Uncovering Animal Abuse Could Get You Thrown in Jail

by Project Censored
Published: Updated:

Animal rights activists may now be legally restricted for  rising evidence against their industrial agriculture factories that continue acts of animal torture and abuse. Iowa and Florida have proposed a new law that would make undercover recording of these abuses illegal.

In order to prevent the outside world from seeing these atrocious acts of cruelty against the animals themselves, and the conditions that these animals are confined in, undercover workers who are trying inform the public would be thrown into jail for their efforts.

These undercover stories are not just for the animals sake within the factories, but they have also exposed extreme food contamination cases such as the largest meat recall in U.S. history in 2008, and the recent salmonella outbreak within a Iowa factory that had to recall over half a billion eggs.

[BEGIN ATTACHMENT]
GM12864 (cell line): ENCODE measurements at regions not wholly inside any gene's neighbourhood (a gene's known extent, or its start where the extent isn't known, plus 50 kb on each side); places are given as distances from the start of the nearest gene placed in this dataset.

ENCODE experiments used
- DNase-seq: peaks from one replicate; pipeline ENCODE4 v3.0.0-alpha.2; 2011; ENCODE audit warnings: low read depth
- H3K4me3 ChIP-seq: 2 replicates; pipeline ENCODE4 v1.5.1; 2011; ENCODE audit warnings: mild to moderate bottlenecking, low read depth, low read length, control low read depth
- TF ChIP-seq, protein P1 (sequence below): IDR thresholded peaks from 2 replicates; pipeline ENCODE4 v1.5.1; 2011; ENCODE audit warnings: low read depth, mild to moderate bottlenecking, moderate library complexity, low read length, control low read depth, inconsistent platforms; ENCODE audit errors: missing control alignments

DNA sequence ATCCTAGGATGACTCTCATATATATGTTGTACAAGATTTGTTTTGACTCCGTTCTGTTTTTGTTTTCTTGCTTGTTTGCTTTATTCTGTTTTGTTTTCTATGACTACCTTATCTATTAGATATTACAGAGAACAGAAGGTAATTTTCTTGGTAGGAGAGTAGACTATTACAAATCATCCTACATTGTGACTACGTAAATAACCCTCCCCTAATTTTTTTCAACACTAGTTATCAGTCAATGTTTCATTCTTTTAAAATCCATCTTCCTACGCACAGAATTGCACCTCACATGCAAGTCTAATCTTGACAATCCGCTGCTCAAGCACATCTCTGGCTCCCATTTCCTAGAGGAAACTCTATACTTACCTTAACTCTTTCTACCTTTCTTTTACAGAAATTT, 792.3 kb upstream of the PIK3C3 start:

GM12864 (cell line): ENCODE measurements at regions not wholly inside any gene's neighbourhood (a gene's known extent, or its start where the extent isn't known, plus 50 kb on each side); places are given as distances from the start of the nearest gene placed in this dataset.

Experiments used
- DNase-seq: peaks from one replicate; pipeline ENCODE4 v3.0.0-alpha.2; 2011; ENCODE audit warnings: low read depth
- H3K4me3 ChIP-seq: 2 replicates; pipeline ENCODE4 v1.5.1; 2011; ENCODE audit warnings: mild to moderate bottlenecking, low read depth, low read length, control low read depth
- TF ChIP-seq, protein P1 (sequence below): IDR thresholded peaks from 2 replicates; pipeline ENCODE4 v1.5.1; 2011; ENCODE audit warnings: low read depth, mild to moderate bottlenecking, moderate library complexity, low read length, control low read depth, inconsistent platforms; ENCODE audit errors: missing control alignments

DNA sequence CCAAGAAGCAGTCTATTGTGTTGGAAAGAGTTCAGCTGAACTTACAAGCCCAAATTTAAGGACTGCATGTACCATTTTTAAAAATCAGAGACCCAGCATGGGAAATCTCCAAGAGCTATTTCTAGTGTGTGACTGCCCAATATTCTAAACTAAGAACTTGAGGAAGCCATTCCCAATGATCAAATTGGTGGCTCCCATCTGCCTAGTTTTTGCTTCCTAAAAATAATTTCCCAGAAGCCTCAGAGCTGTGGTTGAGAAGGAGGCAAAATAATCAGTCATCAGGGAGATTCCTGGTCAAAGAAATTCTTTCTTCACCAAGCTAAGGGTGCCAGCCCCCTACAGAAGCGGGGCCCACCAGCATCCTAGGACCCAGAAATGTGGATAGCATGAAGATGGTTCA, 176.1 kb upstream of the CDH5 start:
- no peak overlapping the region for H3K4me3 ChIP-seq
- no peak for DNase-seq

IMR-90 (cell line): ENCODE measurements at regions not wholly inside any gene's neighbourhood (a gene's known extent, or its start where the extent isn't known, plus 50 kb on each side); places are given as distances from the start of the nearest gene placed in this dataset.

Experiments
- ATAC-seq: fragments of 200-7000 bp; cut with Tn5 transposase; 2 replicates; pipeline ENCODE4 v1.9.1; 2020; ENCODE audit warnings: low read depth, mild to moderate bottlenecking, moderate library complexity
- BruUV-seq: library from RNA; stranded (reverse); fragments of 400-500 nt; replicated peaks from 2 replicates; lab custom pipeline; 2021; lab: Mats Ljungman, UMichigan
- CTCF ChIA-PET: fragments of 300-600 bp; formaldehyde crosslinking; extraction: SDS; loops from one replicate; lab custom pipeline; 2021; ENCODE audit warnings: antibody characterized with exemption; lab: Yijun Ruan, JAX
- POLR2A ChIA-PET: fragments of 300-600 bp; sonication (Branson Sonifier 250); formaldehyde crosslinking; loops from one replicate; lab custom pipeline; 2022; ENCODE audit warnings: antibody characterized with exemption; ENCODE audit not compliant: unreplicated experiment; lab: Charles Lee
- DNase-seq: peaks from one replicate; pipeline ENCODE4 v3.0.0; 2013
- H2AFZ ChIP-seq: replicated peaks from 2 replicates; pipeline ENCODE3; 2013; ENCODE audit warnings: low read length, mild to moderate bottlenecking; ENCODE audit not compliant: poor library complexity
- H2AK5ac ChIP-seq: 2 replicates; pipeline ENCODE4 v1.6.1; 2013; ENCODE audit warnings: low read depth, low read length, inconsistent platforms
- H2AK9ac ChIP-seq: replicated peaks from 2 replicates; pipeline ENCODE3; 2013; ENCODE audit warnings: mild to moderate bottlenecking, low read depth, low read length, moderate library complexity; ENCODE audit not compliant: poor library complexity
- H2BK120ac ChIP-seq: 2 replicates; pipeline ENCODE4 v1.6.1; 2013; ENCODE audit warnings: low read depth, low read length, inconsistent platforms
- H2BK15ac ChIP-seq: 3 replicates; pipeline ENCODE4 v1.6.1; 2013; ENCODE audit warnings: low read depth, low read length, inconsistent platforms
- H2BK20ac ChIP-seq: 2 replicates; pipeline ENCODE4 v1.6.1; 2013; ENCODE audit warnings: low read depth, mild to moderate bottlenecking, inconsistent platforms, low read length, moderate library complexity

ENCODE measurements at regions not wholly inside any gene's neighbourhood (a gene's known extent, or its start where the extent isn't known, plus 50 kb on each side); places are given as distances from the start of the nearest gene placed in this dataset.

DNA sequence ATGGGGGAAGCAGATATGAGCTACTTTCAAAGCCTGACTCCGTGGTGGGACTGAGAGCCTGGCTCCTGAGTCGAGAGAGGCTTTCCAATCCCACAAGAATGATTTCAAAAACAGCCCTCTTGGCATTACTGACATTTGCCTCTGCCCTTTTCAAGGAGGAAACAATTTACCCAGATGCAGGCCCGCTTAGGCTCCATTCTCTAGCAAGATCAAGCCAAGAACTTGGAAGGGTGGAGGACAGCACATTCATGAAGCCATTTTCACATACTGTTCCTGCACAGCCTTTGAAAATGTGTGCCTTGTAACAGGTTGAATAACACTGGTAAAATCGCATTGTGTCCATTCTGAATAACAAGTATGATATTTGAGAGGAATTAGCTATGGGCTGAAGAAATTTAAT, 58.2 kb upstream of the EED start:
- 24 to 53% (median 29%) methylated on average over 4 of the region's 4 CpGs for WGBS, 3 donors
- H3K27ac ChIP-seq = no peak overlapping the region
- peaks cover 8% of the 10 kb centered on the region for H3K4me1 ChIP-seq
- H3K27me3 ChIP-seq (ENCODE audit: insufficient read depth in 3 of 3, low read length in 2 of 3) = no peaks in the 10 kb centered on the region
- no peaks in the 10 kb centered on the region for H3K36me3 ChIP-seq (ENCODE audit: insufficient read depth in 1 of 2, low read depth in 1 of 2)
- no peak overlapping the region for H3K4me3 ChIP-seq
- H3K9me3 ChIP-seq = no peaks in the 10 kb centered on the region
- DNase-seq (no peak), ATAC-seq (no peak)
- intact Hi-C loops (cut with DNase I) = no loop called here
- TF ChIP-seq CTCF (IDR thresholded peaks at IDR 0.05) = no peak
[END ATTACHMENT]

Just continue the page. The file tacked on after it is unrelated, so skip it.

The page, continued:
Undercover work is extremely important in the effort to raise public awareness about severe animal abuses and food safety, and this work is being censored, These factories are indeed only looking out for their public image and they “want to prevent their very own customers, America’s consuming public, from learning about the production practices that bring food to their tables and plates.

Title: Big Ag Wants To Make It a Crime to Expose Animal Abuse at Factory Farms
Author: Wayne Pacelle
Source: The Humane Society of the United States

Student Researcher: Elizabeth Michael, Sonoma State University
Faculty Evaluator: Peter Phillips, Sonoma State university